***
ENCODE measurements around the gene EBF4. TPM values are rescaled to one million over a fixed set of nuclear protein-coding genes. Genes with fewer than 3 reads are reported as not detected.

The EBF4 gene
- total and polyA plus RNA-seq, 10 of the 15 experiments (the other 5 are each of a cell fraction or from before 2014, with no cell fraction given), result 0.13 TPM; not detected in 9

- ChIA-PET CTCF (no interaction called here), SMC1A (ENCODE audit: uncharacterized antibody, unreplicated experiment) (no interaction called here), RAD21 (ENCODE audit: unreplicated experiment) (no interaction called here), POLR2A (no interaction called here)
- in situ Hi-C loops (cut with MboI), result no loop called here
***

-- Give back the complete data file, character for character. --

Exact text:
ENCODE measurements around the gene EBF4. TPM values are rescaled to one million over a fixed set of nuclear protein-coding genes. Genes with fewer than 3 reads are reported as not detected.

The EBF4 gene
- total and polyA plus RNA-seq, 10 of the 15 experiments (the other 5 are each of a cell fraction or from before 2014, with no cell fraction given), result 0.13 TPM; not detected in 9

- ChIA-PET CTCF (no interaction called here), SMC1A (ENCODE audit: uncharacterized antibody, unreplicated experiment) (no interaction called here), RAD21 (ENCODE audit: unreplicated experiment) (no interaction called here), POLR2A (no interaction called here)
- in situ Hi-C loops (cut with MboI), result no loop called here